To specify the javax.net.ssl.SSLContext with MongoClientOptions, set the sslContext property, as in:

SSLContext sslContext = ...
MongoClientOptions options = MongoClientOptions.builder()
        .sslEnabled(true)
        .sslContext(sslContext)
        .build();
 MongoClient client = new MongoClient("localhost", options);

Disable Hostname Verification

By default, the driver ensures that the hostname included in the server’s SSL certificate(s) matches the hostname(s) provided when constructing a MongoClient().

If your application needs to disable hostname verification, you must explicitly indicate this in MongoClientSettings](/mongo-java-driver/4.1/apidocs/mongodb-driver-core/com/mongodb/MongoClientSettings.html )

MongoClientSettings settings = MongoClientSettings.builder()
        .applyToSslSettings(builder -> {
                    builder.enabled(true);
                    builder.invalidHostNameAllowed(true);
                })
        .build();

or, with the legacy MongoClientOptions](/mongo-java-driver/4.1/apidocs/mongodb-driver-core/com/mongodb/MongoClientOptions.html ), using the sslInvalidHostNameAllowed property:

MongoClientOptions.builder()
        .sslEnabled(true)
        .sslInvalidHostNameAllowed(true)
        .build();

JVM System Properties for TLS/SSL

A typical application will need to set several JVM system properties to ensure that the client is able to validate the TLS/SSL certificate presented by the server:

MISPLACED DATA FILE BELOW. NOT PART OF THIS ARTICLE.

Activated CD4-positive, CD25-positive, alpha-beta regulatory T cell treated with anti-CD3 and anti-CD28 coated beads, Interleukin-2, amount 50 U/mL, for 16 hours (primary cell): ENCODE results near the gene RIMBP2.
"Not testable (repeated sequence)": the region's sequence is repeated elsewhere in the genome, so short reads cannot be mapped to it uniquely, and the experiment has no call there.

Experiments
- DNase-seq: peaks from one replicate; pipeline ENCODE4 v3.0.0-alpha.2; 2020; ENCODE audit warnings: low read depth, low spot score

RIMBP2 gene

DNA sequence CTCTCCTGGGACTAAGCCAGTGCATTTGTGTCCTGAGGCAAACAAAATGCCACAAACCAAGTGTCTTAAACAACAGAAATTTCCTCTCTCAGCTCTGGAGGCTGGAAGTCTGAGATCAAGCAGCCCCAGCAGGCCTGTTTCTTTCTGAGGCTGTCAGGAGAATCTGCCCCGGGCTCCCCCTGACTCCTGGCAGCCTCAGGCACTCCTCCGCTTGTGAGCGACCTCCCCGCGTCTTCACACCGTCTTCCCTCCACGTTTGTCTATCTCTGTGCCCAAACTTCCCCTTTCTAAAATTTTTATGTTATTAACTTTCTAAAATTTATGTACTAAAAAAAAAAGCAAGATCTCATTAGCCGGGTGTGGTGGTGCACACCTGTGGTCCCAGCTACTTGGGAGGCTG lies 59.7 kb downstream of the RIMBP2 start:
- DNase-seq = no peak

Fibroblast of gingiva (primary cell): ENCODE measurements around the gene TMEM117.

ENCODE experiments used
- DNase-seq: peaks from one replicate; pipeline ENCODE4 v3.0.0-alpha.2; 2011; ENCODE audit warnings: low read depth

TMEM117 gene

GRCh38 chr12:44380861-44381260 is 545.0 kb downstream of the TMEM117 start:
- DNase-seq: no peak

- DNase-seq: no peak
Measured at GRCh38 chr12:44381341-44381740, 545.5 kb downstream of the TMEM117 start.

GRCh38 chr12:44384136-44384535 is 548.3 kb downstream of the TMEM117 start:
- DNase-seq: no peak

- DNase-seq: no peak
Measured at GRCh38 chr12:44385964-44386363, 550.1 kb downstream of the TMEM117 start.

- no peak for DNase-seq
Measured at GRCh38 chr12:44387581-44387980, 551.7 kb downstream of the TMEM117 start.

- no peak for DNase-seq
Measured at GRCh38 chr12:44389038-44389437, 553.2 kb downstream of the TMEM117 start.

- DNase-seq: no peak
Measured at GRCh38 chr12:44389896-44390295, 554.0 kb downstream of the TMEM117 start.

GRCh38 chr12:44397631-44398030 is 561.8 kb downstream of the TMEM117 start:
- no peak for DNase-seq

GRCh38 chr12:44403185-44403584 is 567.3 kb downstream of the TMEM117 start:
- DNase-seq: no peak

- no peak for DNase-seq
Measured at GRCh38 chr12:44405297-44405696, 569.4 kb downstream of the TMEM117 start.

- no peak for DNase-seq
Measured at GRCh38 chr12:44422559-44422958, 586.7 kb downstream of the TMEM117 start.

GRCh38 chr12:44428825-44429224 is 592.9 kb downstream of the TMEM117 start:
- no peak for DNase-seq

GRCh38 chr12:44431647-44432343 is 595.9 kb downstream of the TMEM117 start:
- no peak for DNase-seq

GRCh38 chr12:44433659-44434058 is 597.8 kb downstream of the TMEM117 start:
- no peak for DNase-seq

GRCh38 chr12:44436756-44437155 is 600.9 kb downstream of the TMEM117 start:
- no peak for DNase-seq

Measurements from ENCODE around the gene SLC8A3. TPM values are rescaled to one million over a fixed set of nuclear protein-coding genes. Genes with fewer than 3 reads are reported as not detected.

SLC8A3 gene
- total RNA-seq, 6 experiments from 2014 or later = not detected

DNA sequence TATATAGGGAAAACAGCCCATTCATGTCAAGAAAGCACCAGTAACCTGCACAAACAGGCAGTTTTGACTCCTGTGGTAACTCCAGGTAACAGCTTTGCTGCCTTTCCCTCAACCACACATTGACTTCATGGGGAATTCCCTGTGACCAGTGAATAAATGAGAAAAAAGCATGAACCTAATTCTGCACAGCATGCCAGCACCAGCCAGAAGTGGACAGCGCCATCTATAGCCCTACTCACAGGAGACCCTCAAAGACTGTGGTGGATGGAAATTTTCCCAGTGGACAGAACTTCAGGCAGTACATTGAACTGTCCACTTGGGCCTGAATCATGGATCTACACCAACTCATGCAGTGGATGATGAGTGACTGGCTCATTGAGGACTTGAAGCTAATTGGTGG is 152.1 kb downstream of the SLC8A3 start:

• javax.net.ssl.trustStore: The path to a trust store containing the certificate of the signing authority

  • javax.net.ssl.trustStorePassword: The password to access this trust store

The trust store is typically created with the keytool command line program provided as part of the JDK. For example:

keytool -importcert -trustcacerts -file <path to certificate authority file>
            -keystore <path to trust store> -storepass <password>

A typical application will also need to set several JVM system properties to ensure that the client presents an TLS/SSL certificate to the MongoDB server:

  • javax.net.ssl.keyStore The path to a key store containing the client’s TLS/SSL certificates

  • javax.net.ssl.keyStorePassword The password to access this key store

The key store is typically created with the keytool or the openssl command line program.

For more information on configuring a Java application for TLS/SSL, please refer to the JSSE Reference Guide.

Forcing TLS 1.2

Some applications may want to force only the TLS 1.2 protocol. To do this, set the jdk.tls.client.protocols system property to “TLSv1.2”.